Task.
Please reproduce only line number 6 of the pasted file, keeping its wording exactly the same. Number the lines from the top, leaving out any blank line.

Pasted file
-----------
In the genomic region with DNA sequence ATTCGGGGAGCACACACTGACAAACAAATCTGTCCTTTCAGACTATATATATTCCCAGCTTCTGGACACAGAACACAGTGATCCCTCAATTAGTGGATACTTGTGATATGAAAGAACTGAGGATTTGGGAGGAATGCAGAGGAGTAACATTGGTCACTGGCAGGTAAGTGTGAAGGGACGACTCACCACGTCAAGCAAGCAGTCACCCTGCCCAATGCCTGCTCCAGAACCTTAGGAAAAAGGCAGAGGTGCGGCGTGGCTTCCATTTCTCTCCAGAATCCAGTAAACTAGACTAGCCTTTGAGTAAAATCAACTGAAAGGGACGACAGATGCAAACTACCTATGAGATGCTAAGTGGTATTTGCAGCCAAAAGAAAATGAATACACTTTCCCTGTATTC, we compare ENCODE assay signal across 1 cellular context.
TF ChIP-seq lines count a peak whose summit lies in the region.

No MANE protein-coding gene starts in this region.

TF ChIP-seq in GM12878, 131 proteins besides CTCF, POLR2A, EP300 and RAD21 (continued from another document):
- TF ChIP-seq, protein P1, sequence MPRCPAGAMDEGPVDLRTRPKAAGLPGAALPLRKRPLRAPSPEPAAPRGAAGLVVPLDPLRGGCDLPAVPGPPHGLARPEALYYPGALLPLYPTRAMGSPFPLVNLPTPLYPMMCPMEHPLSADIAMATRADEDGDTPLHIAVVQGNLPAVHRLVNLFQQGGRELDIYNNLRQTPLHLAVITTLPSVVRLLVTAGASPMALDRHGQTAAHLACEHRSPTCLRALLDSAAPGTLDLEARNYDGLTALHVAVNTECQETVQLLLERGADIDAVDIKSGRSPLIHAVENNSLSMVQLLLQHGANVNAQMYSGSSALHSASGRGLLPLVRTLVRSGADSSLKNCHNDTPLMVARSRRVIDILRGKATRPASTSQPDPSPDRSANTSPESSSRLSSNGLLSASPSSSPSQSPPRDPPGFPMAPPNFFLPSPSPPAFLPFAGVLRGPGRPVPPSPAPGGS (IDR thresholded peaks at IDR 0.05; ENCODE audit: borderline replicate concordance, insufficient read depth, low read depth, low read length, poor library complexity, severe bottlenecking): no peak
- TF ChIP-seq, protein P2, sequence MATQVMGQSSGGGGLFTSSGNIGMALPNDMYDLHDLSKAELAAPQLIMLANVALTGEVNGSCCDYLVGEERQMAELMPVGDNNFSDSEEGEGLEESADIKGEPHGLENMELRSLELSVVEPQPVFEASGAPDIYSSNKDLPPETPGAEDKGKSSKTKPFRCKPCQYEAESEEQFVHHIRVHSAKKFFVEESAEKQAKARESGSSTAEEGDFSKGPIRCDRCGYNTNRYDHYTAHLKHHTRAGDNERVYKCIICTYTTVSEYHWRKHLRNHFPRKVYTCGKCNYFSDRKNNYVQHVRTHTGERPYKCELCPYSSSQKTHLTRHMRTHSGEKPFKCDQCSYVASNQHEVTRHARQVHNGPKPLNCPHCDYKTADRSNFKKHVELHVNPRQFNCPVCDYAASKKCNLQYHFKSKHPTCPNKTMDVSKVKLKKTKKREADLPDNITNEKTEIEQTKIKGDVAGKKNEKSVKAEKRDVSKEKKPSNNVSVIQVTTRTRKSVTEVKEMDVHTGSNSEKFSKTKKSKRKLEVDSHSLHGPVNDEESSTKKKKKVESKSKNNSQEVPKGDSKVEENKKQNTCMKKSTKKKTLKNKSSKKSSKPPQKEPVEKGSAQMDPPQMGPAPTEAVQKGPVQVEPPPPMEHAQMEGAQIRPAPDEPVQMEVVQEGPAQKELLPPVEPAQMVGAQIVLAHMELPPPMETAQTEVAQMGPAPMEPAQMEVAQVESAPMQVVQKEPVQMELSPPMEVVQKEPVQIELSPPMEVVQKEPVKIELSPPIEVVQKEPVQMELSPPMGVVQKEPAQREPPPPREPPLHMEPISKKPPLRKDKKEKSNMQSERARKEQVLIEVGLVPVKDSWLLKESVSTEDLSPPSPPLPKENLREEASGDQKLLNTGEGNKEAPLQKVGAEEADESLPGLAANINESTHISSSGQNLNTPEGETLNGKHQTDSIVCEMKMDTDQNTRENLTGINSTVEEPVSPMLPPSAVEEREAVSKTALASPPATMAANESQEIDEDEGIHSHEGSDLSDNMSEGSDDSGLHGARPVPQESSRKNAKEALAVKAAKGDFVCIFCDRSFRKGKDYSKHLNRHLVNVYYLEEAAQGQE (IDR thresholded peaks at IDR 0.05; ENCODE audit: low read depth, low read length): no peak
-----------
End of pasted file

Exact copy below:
- TF ChIP-seq, protein P2, sequence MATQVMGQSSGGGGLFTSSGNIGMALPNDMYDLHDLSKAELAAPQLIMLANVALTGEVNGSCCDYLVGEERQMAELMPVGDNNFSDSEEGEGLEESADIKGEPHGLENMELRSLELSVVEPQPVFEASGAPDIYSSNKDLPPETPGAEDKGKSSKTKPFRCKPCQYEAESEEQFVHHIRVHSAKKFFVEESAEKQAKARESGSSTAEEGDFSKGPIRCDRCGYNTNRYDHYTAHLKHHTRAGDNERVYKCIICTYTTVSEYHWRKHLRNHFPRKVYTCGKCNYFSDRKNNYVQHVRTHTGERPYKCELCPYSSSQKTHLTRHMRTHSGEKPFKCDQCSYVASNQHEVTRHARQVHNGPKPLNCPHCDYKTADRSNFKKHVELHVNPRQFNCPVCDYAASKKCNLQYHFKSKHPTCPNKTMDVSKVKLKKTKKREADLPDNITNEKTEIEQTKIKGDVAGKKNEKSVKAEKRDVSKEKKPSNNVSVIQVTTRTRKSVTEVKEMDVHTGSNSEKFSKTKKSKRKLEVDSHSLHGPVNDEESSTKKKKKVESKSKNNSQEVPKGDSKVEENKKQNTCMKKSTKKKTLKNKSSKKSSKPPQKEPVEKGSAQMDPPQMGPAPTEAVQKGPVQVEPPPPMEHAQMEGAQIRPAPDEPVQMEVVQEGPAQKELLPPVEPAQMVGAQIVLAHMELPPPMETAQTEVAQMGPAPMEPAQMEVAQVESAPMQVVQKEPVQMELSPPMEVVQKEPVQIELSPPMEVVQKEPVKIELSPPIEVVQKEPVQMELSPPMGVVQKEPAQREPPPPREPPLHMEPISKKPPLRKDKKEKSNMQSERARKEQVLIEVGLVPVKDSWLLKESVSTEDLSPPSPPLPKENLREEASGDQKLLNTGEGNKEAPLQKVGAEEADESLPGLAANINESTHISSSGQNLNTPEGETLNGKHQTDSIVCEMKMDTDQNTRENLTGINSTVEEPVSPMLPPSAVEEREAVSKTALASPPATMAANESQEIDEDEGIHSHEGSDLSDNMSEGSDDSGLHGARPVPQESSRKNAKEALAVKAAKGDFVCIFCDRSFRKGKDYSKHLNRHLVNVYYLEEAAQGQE (IDR thresholded peaks at IDR 0.05; ENCODE audit: low read depth, low read length): no peak